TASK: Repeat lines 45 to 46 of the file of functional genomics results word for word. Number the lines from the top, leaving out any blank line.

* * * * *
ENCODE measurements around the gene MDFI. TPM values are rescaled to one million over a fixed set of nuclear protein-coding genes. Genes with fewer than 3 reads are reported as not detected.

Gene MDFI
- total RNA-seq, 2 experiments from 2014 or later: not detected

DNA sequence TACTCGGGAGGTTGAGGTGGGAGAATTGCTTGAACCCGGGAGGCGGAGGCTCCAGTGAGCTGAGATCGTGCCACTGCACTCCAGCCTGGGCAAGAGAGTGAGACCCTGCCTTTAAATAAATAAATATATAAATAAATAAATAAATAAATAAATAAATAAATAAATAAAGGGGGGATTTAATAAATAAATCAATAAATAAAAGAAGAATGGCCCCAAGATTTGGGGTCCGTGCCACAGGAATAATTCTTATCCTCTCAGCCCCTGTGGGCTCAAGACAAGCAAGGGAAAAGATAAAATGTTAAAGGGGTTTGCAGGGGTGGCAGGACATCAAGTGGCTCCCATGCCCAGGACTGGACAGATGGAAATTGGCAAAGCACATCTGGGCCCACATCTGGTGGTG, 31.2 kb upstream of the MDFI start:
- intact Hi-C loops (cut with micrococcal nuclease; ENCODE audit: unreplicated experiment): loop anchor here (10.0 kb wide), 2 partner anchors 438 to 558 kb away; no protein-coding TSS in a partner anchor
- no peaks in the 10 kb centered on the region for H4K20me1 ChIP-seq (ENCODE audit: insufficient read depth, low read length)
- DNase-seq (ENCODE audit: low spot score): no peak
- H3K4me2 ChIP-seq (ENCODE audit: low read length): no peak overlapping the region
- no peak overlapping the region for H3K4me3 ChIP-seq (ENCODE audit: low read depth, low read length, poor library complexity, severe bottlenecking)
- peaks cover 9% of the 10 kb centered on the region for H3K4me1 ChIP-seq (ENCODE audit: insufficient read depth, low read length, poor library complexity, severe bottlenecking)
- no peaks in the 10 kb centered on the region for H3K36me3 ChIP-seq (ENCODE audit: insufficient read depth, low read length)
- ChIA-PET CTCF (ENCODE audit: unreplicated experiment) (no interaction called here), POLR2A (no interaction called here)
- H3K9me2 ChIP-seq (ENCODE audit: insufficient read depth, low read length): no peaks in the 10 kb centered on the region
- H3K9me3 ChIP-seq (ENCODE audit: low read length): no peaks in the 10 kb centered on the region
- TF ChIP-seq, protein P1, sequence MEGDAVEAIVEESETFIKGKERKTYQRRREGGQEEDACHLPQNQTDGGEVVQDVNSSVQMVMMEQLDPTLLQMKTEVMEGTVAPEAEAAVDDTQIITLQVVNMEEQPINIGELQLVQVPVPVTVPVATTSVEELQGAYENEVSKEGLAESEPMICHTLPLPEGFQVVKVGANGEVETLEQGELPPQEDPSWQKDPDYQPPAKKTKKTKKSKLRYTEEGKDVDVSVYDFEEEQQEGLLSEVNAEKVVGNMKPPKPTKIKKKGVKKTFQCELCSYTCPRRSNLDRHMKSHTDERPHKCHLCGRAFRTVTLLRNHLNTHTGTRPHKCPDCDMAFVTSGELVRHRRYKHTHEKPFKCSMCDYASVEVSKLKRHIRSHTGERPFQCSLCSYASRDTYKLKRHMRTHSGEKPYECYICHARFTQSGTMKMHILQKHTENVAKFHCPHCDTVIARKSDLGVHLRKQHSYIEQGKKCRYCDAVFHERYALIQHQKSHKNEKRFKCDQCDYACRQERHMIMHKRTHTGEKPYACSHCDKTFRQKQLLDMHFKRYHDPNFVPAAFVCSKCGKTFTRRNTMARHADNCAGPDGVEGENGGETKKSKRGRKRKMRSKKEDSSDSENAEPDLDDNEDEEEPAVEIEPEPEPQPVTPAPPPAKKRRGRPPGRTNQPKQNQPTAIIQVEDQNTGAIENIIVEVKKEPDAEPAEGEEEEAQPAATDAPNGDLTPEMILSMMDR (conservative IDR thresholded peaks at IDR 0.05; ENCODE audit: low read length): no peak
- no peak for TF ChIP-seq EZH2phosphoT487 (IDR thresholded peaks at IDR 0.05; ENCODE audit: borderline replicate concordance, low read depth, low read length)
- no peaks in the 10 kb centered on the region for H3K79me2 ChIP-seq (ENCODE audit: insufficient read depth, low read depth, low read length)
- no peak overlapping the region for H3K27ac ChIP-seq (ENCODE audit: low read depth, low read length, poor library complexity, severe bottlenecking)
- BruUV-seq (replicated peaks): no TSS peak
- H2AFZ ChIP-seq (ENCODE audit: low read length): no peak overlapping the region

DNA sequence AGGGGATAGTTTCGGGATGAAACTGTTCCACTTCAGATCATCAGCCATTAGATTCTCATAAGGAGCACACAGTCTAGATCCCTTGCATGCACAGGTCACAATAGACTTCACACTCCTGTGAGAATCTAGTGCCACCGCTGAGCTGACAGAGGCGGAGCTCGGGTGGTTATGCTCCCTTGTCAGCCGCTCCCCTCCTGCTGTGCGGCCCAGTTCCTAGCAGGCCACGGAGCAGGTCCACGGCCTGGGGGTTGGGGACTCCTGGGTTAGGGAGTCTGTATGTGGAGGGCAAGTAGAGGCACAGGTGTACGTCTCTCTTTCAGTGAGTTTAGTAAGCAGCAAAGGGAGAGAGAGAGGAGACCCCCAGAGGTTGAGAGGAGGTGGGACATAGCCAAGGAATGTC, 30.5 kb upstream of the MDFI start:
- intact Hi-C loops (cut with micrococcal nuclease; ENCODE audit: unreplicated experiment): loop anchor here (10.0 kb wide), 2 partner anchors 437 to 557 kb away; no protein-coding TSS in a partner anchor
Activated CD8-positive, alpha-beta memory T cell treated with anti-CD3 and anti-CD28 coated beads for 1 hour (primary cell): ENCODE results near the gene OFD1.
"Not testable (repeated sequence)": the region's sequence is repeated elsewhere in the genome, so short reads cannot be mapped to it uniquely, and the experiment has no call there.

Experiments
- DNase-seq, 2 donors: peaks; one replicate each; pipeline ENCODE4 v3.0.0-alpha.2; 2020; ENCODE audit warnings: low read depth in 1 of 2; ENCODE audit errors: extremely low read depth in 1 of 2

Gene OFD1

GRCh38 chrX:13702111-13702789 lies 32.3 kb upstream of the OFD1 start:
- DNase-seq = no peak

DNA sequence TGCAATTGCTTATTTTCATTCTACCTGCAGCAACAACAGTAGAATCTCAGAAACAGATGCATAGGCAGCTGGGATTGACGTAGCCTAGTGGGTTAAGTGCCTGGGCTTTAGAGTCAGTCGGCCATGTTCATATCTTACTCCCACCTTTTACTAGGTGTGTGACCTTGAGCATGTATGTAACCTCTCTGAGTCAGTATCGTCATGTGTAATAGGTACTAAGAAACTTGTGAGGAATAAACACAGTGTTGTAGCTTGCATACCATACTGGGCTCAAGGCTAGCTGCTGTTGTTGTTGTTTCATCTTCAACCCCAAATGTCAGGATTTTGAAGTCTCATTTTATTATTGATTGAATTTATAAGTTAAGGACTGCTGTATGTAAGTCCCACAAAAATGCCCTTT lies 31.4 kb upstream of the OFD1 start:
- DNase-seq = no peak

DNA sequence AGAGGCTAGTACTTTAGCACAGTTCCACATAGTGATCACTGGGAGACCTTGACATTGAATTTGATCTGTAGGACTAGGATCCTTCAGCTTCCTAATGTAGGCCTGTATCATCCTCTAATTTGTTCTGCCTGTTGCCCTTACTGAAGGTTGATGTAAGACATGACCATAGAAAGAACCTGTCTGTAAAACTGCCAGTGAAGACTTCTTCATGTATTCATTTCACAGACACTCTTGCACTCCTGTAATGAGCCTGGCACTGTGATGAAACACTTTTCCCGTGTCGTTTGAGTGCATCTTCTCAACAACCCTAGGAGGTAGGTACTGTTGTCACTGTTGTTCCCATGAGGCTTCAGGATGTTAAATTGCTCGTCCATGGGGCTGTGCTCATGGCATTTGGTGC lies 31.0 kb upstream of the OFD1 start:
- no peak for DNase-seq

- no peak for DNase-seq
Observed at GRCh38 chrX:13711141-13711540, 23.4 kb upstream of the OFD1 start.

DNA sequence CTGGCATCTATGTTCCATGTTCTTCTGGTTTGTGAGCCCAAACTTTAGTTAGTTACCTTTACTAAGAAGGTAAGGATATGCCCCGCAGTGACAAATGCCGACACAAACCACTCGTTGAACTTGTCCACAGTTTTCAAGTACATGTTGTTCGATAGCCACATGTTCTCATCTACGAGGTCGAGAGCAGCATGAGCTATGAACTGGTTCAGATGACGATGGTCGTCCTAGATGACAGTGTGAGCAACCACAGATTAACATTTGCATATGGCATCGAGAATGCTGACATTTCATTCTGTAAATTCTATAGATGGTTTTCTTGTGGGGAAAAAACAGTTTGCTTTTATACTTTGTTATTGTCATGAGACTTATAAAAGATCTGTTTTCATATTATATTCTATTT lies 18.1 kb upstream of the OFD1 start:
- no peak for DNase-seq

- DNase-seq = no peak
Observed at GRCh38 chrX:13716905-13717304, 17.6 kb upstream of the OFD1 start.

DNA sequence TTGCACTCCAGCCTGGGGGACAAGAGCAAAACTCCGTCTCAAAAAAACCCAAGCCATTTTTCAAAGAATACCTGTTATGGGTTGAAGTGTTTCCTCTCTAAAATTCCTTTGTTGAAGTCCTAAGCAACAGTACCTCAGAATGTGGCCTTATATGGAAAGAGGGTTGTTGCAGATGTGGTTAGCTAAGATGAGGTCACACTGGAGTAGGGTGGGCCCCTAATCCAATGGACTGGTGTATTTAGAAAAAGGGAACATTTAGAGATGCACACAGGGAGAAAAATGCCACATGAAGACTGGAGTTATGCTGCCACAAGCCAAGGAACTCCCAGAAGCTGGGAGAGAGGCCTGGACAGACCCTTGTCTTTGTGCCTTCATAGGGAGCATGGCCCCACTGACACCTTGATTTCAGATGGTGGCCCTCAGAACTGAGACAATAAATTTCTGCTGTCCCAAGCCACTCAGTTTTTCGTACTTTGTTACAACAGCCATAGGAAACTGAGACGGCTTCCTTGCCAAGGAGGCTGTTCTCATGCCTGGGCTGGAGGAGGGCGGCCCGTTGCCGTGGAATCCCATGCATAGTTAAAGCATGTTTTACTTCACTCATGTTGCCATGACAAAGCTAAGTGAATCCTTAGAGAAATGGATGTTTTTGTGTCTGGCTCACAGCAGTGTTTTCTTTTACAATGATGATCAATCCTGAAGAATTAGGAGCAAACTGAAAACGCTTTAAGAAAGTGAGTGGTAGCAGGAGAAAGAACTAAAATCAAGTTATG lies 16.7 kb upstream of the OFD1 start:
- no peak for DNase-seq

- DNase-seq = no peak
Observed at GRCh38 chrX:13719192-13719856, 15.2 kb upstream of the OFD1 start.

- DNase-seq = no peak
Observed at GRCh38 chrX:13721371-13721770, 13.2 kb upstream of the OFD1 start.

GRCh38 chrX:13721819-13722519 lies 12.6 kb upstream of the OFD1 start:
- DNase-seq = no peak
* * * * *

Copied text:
Observed at GRCh38 chrX:13721371-13721770, 13.2 kb upstream of the OFD1 start.

GRCh38 chrX:13721819-13722519 lies 12.6 kb upstream of the OFD1 start: